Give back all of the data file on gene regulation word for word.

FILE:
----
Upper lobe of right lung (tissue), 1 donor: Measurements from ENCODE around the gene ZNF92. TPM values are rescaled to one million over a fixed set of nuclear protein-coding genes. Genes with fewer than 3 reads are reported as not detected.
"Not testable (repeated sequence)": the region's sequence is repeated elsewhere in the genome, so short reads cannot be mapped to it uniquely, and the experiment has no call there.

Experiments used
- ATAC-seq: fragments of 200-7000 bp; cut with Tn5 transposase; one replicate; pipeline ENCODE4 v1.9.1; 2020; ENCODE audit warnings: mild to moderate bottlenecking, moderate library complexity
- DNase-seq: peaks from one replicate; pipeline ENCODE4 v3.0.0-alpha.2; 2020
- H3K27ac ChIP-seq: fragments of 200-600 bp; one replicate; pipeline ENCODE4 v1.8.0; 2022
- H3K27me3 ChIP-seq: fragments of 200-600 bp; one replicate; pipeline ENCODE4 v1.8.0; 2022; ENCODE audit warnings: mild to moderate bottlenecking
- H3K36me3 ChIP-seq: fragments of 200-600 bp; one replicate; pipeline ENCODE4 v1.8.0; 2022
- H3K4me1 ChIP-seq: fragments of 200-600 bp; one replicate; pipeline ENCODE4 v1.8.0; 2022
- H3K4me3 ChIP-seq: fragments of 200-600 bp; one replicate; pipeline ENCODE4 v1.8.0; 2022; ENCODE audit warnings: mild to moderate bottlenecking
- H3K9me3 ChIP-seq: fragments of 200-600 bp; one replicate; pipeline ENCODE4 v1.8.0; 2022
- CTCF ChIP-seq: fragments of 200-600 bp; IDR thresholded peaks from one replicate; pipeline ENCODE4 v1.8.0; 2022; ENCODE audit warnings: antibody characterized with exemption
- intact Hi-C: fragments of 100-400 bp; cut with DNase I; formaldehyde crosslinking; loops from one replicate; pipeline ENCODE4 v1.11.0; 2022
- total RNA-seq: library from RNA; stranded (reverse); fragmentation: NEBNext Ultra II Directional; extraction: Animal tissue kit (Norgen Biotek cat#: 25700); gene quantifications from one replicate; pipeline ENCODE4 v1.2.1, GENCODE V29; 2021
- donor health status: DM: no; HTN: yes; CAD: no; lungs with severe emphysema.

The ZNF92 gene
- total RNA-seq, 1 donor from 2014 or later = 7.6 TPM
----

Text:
Upper lobe of right lung (tissue), 1 donor: Measurements from ENCODE around the gene ZNF92. TPM values are rescaled to one million over a fixed set of nuclear protein-coding genes. Genes with fewer than 3 reads are reported as not detected.
"Not testable (repeated sequence)": the region's sequence is repeated elsewhere in the genome, so short reads cannot be mapped to it uniquely, and the experiment has no call there.

Experiments used
- ATAC-seq: fragments of 200-7000 bp; cut with Tn5 transposase; one replicate; pipeline ENCODE4 v1.9.1; 2020; ENCODE audit warnings: mild to moderate bottlenecking, moderate library complexity
- DNase-seq: peaks from one replicate; pipeline ENCODE4 v3.0.0-alpha.2; 2020
- H3K27ac ChIP-seq: fragments of 200-600 bp; one replicate; pipeline ENCODE4 v1.8.0; 2022
- H3K27me3 ChIP-seq: fragments of 200-600 bp; one replicate; pipeline ENCODE4 v1.8.0; 2022; ENCODE audit warnings: mild to moderate bottlenecking
- H3K36me3 ChIP-seq: fragments of 200-600 bp; one replicate; pipeline ENCODE4 v1.8.0; 2022
- H3K4me1 ChIP-seq: fragments of 200-600 bp; one replicate; pipeline ENCODE4 v1.8.0; 2022
- H3K4me3 ChIP-seq: fragments of 200-600 bp; one replicate; pipeline ENCODE4 v1.8.0; 2022; ENCODE audit warnings: mild to moderate bottlenecking
- H3K9me3 ChIP-seq: fragments of 200-600 bp; one replicate; pipeline ENCODE4 v1.8.0; 2022
- CTCF ChIP-seq: fragments of 200-600 bp; IDR thresholded peaks from one replicate; pipeline ENCODE4 v1.8.0; 2022; ENCODE audit warnings: antibody characterized with exemption
- intact Hi-C: fragments of 100-400 bp; cut with DNase I; formaldehyde crosslinking; loops from one replicate; pipeline ENCODE4 v1.11.0; 2022
- total RNA-seq: library from RNA; stranded (reverse); fragmentation: NEBNext Ultra II Directional; extraction: Animal tissue kit (Norgen Biotek cat#: 25700); gene quantifications from one replicate; pipeline ENCODE4 v1.2.1, GENCODE V29; 2021
- donor health status: DM: no; HTN: yes; CAD: no; lungs with severe emphysema.

The ZNF92 gene
- total RNA-seq, 1 donor from 2014 or later = 7.6 TPM